Knowing the signs of addiction is the first step to determining whether or not your loved one has a problem with drugs or alcohol. Since addiction is a disease, early treatment increases the chance for a successful recovery.
General Signs of Addiction
Sometimes addiction begins in social settings or with drug use that is recreational or experimental. When a person becomes addicted, their craving and frequency of use increase—making the need for early intervention urgent.
Although there are some signs of substance addiction that are unique to the specific type of drug used, there are many signs of drug use that are common for all types of substances.
The general warning signs of addiction are grouped into three categories:
The physical signs of addiction are the ones most outwardly noticeable. If your loved one has an addiction, they may have trembling or shaking hands. Their palms may feel cold and sweaty. The pupils of their eyes could be smaller or more enlarged than usual. Their eyes may look glassy, red, or simply have a blank stare. You might notice bruises or marks that they cannot explain or sores on their legs, arms, or face. Needle marks on their lower legs, arms, or on the bottom of their feet may be evident. They may exhibit speech problems such as slurring their words, using repetitive speech patterns, or mumbling incoherently.
Additional physical signs of addiction include:
- Frequent nosebleeds, an excessive runny nose, or sniffling
- Noticeable increase or decrease in energy
- Hacking cough
- Unusual body orders or strange breath
- Changes in sleep patterns or extreme lethargy
- Looking undernourished or pale
- Sudden weight loss or gain
Your loved one may have coordination problems. They may walk very slowly or stagger. Falls or missteps could become more frequent.
If your loved one is addicted to drugs or alcohol, you might see changes in their personality and attitude. They may have sudden outbursts of anger, become irritated very quickly, or have sudden mood swings. They are often unpredictable, unable to focus, or experience periods of confusion. Blackouts or memory loss could occur.
Other emotional signs of addiction include:
- Anxiousness, fearfulness, defensiveness, or paranoia
- Periods of unusual hyperactivity
- Excessive giddiness, silliness, or talkativeness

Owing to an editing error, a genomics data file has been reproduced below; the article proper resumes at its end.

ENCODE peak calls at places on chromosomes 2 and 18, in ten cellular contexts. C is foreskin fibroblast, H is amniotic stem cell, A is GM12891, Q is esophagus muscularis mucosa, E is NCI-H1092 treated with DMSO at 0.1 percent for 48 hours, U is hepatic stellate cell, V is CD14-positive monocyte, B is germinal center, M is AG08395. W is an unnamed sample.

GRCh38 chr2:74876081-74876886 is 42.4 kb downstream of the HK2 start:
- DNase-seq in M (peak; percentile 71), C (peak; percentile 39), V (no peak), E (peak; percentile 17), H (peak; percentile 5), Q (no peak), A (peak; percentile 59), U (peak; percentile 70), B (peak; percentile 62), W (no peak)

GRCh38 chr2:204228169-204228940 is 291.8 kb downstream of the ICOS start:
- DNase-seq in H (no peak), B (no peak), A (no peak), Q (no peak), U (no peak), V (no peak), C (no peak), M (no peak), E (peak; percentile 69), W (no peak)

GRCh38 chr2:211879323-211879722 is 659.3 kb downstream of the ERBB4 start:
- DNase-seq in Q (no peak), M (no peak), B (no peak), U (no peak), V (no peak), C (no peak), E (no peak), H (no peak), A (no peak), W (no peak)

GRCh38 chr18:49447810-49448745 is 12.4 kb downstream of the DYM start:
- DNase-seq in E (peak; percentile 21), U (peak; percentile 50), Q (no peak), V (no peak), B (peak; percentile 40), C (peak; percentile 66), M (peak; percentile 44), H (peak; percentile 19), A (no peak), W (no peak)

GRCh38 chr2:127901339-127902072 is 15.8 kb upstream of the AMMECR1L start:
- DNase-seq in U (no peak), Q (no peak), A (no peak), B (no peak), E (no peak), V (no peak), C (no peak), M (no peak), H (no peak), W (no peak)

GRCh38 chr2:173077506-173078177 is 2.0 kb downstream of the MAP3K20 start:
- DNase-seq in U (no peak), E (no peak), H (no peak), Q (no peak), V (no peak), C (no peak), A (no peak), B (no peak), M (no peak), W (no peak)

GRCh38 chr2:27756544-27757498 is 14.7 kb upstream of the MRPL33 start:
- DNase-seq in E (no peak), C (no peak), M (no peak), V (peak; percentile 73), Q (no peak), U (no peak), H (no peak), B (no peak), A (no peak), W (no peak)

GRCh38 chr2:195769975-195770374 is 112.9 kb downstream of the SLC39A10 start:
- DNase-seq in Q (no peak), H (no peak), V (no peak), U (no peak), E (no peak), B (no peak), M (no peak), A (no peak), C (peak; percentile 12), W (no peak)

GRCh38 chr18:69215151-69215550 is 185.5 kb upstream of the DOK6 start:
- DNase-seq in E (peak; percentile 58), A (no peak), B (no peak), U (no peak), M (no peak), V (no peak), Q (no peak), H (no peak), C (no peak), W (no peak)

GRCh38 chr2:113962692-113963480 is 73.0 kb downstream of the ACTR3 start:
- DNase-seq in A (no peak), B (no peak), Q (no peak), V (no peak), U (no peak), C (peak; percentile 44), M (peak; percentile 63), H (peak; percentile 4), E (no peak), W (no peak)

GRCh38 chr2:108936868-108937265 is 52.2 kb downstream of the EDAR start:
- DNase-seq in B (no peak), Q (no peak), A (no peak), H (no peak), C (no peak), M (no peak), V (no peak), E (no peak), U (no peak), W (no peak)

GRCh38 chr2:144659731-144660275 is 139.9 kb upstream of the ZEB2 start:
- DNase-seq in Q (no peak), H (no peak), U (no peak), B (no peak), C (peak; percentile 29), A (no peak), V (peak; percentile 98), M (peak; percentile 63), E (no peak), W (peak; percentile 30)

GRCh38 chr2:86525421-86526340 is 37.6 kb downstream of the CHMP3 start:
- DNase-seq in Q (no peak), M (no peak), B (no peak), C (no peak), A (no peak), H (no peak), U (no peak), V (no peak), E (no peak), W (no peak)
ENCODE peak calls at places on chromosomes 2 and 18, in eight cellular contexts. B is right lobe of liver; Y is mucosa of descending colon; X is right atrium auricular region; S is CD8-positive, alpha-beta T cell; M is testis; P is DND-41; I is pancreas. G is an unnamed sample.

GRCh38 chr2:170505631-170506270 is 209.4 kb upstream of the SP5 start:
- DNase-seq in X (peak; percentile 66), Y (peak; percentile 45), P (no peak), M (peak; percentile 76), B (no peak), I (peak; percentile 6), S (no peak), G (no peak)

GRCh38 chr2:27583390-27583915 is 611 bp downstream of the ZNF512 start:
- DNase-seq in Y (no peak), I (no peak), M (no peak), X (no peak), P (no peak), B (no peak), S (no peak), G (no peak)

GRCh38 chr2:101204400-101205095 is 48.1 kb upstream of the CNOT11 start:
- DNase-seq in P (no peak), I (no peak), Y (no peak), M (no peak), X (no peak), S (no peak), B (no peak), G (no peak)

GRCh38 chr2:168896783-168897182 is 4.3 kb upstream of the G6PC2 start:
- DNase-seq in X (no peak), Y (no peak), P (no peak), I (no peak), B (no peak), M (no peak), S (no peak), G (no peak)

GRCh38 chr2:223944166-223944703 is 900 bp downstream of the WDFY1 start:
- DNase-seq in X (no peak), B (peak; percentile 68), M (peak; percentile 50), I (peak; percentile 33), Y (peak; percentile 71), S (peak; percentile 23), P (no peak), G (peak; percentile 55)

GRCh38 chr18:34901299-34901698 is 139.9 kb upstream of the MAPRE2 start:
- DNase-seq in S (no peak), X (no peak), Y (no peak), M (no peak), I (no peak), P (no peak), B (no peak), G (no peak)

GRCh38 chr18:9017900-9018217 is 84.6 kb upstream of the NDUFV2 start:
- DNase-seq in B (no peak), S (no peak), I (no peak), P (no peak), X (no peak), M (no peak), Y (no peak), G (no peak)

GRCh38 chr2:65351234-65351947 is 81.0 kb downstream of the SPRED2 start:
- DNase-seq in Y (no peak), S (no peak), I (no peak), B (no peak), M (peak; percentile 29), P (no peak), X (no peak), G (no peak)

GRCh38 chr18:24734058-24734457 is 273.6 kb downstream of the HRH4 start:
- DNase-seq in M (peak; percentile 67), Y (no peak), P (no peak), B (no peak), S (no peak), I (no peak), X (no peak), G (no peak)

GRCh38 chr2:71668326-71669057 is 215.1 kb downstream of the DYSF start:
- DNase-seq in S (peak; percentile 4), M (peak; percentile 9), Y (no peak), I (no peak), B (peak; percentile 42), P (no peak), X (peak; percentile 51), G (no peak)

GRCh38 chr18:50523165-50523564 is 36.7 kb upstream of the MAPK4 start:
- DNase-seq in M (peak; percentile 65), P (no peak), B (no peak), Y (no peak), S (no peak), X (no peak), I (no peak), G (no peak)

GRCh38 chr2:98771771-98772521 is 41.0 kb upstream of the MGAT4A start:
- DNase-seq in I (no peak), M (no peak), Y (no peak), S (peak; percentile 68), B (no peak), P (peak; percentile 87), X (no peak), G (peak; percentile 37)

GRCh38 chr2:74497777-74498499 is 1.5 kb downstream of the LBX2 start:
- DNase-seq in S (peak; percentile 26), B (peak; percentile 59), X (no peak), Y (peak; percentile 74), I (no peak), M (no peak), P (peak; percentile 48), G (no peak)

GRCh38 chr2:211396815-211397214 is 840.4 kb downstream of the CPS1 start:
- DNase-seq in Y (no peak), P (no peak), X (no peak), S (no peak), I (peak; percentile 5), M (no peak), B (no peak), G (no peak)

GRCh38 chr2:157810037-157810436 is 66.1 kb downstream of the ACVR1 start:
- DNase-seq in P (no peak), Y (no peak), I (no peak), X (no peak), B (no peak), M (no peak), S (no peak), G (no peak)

- Laughing at nothing
- Unable to deal with stress
If a person is suffering from an addiction, they often try to rationalize their behavior by offering excuses, alibis, or justifications for their actions. They might try to place the blame for their behavior on someone else or on something that happened.
It is often difficult to tell if your loved one is suffering from an addiction because they often try to hide their problem. In fact, many are in denial and do not think they have a problem. You might notice behaviors that seem suspicious or secretive such as hiding the screen on their phone or computer. They may avoid explaining a phone call or open a secret bank account.
There could be an increase in spending that they cannot explain or they may always need to borrow money. Lying or stealing could begin or increase. Your loved one may seem unreliable, withdrawn, and evasive. They might miss work, school, or social engagements.
Examples of other behavioral changes include:
- Loss of caring about their personal hygiene, appearance, relationships, work, or school
- Loss of interest in things they used to enjoy such as hobbies, social activities, or favorite pastimes
- Spending less time with family and friends while spending more time with new friends
- Loss of motivation
- Risk taking behaviors such as driving, going to school, or working while using
- Diminished or loss of sex drive
A person addicted to prescription drugs might have more than one physician or change doctors often in order to get multiple prescriptions. They may fill prescriptions at different pharmacy locations to get the drugs their body craves.
Often, addiction that has been a problem for several months or more results in relationship, financial, or legal problems.
The Next Step
Addiction is complex. Because every person is different, it is often difficult to identify. Some people may only display a few signs of addiction, while others may exhibit many signs. If you believe, or have determined, that your loved one is suffering from substance abuse or addiction and they are reluctant or unwilling to accept that there is a problem, holding an intervention is essential.
Seek qualified help for a plan of action. It is critical that your loved one gets treatment as quickly as possible before the disease progresses further and causes additional harm to their physical, mental, and emotional health.
A skilled, professional interventionist will be able to help you communicate with your loved one in an effective way—increasing the chance that they will agree to get treatment for their substance addiction. An intervention should always be led by an experienced, certified professional and not by family members alone.